: a diviner in ancient Rome basing his predictions on inspection of the entrails of sacrificial animals
The haruspex declared that the outcome of the battle would be favorable.
"The coroner-cum-haruspex will divine the mystery of her death, read the entrails of the bird that flew too far and too fast…." -- From an article by Violet LeVoit in the Baltimore City Paper, August 17, 2011
Did You Know?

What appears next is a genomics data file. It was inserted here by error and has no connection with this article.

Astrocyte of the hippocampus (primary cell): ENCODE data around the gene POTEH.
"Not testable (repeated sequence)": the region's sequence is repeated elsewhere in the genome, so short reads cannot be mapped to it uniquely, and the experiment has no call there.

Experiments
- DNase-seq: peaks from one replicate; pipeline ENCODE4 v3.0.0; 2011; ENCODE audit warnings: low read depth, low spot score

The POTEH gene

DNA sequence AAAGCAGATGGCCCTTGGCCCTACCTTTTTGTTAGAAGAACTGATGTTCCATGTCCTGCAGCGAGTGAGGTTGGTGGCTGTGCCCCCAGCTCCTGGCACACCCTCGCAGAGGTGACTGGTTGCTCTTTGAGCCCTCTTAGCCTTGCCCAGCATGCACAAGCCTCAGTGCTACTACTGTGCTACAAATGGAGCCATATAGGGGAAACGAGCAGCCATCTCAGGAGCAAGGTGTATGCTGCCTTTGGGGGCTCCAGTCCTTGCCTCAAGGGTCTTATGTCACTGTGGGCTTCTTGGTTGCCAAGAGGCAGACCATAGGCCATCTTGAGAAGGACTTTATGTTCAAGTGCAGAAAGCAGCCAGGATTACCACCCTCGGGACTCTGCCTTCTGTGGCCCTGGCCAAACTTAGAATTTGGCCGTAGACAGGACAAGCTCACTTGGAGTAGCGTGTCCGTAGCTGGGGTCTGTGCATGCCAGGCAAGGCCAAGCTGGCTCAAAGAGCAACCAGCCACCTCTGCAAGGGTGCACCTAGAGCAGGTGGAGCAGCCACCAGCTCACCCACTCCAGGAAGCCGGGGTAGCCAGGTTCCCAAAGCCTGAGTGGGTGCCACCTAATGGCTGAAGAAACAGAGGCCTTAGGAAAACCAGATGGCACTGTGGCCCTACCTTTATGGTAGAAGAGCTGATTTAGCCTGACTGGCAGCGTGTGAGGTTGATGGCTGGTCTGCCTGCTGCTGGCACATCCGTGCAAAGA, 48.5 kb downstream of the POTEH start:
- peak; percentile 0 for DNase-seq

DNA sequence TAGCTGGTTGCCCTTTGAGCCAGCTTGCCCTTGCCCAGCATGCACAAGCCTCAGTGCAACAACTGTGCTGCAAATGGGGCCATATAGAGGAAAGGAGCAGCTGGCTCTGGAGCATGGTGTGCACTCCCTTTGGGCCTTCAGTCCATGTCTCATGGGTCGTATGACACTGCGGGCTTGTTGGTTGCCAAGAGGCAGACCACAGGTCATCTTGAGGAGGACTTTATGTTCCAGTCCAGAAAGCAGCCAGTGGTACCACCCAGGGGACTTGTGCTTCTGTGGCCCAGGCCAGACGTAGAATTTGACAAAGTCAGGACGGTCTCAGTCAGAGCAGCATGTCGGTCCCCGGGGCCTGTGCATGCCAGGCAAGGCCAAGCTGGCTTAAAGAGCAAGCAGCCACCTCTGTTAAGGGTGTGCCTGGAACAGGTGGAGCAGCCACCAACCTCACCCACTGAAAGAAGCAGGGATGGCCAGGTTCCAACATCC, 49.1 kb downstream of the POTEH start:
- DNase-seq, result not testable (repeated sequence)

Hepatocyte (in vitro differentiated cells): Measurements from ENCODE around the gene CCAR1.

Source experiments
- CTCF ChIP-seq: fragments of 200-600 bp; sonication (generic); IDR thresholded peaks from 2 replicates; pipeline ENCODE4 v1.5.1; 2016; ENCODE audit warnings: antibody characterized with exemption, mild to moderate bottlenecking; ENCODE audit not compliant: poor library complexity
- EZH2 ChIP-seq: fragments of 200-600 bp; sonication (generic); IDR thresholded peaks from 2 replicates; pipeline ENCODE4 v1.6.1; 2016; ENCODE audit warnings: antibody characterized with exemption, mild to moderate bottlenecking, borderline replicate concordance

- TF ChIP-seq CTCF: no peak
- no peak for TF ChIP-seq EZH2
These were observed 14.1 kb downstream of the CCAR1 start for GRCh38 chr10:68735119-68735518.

"Haruspex" was formed in Latin by the combination of "haru-" (which is akin to "chordē," the Greek word for "gut") and "-spex" (from the verb "specere," meaning "to look"). Appropriately, "haruspex" can be roughly defined as "one who looks at guts." The ancient Romans had a number of ways of determining whether the gods approved of a particular course of action. Such divination was called "augury," and a haruspex was a type of "augur," an official diviner of ancient Rome. (Other augurs divined the will of the gods through slightly less gruesome means, such as observing the behavior of birds or tracking celestial phenomena.) "Haruspex," like "augur," has developed a general sense of "one who prophesies," but this use is somewhat rare.
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